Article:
Betty and Jerry Morris were selected as recipients of a “Disaster Guy” build as part of A&E’s “The Big Fix” programing. The network unveiled the Morris home on the latest episode of the show Saturday.
Betty Morris said one of the things that meant the most to her was the prominence of black-and-white copies of salvaged photos in the front room of the new home.
Volunteers and the “Disaster Guy” team found them in the ruins of the home. Betty said these pictures reassured her the new house would feel like home.
“We have a large family. Ours is the gathering place for holidays,” she said.
This Thanksgiving, the family hopes to continue this tradition by celebrating their first festive holiday in the new house.
The process of agreeing to be on the show is a bit of a blur for the Morrises.
“His (Jerry’s) injury was fairly severe, and we were in a state of shock. So, it’s hard to remember a lot of details,” Betty said.
She had been at their daughter’s house when the tornadoes hit, but her husband was in the house.
Jerry cannot remember exactly how he got out from the debris of the house. He said he vaguely remembers walking through the neighborhood.
The show made contact with the family within a week of the April 27 tornadoes.
At first the family was reluctant to participate in the show. Jerry said he was uncomfortable with the idea of having anyone give him a house.
Betty said the independent spirit of her and her husband made it difficult at first to accept the generosity of the show and volunteers.
After they found out the show used insurance money from the demolished structure to built the new house, they saw it as a way to get into a house faster.
Betty said their physical and emotional state at the time also played a part in the decision.
“I don’t think we had it in us to plan another house at that point,” she said.
The Morrises have owned their property on Bates Pointe for 25 years and constructed the first house on the property themselves. Betty said they built the house a little at a time as they got the money.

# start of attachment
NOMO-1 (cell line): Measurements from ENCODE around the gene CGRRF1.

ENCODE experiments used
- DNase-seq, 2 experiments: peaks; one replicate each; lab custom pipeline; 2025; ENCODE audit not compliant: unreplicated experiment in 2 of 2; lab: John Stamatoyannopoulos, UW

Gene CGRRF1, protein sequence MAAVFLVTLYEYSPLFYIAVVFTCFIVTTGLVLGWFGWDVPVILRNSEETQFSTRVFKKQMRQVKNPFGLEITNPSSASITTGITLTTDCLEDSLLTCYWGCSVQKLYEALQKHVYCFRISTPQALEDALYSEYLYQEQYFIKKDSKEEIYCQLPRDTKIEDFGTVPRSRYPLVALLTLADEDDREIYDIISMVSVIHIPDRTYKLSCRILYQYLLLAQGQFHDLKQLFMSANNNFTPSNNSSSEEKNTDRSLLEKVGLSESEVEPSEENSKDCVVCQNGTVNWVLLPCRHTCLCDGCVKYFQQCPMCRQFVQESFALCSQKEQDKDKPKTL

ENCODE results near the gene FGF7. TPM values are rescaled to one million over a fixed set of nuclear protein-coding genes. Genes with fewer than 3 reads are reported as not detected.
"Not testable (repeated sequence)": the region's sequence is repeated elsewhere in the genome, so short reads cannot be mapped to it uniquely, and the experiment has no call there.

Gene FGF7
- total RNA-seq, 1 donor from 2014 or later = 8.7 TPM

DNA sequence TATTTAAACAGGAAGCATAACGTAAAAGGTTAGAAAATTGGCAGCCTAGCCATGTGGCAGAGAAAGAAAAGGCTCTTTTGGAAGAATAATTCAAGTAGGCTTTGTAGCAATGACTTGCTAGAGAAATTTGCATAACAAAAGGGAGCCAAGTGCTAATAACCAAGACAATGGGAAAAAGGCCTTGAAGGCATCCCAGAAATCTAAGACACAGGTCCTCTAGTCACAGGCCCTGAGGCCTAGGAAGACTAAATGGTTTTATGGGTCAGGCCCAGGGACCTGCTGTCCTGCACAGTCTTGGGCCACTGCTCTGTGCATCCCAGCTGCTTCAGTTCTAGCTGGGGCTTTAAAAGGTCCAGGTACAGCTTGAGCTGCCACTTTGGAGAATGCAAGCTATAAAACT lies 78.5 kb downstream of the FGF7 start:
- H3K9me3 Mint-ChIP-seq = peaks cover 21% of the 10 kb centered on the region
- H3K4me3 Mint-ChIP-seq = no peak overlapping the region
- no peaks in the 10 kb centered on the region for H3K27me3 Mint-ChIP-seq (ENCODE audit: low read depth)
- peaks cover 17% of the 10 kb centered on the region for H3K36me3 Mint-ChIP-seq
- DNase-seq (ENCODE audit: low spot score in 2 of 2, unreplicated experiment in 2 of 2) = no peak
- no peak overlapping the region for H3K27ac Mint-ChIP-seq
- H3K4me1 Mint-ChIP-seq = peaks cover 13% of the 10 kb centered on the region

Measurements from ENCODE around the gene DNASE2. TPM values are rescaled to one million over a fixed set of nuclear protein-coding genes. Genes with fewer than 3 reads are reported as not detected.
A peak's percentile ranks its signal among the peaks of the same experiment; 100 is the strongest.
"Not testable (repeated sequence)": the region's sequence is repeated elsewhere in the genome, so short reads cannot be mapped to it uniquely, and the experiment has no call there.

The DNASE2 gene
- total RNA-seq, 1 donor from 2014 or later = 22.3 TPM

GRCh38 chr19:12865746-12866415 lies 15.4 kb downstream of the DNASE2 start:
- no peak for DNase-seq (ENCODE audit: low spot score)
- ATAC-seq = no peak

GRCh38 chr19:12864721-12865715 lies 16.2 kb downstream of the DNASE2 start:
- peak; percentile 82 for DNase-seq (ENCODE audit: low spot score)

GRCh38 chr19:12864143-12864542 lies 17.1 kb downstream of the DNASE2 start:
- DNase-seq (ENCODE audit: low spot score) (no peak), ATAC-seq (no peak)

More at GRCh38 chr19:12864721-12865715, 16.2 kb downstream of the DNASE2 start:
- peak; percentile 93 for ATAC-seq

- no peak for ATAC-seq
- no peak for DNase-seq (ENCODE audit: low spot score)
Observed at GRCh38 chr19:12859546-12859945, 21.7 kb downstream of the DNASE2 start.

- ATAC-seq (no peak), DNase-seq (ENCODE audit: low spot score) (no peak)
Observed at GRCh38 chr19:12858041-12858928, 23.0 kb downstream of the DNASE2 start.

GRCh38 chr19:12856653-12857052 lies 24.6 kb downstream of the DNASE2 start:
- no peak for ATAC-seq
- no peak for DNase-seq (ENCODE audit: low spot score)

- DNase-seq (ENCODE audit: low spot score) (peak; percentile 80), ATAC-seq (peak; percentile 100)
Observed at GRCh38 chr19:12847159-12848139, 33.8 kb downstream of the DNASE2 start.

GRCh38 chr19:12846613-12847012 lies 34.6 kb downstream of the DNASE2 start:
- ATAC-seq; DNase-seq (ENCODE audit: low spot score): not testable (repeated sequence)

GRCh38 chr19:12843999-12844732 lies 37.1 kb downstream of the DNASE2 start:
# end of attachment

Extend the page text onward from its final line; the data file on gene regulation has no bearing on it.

“It took us seven years to complete,” she said.
“It was a weekend, holiday, vacation project with family and friends,” Jerry said.
This — and their love of the location — made Jerry and Betty Morris determined to continue to live on the land.
“We knew we wanted to get the pieces back together in the same place,” Betty said.
The couple signed a contract with A&E which included an agreement not to try to see the house before it was completed. However, family members were on-site throughout the build, according to Jerry.
His wife said she thinks their participation helped the house feel more like home. It also limited the details they could give before the show aired. Though the final product was a surprise, the floor plan was chosen by the couple.
“It’s a lot different than what we had,” Betty Morris said.
The style and interior may be different, but the new house is built in the exact same part of the Morris’s several acre property as the house destroyed by the storms.
“I came first and walked up the hill, saw all the destruction — the house down ... and I thought ‘This is home. We love this place, we will rebuild,’” Betty said.
Jerry said he had wanted to get to the house after the storms, but his injuries kept him from being able to get to the property until three days after the disaster.
“They kept fussing that I didn’t need to come down here then,” he said.
“I knew there were a lot of volunteers down here. They said, ‘Well, you can’t do anything while your down there.’ I said, ‘Yes. I can. I can at least say ‘thank you’ to some of these people.’”
Volunteers from multiple local organizations, civic clubs and churches, as well as students from local schools, were at the house even before the network showed up.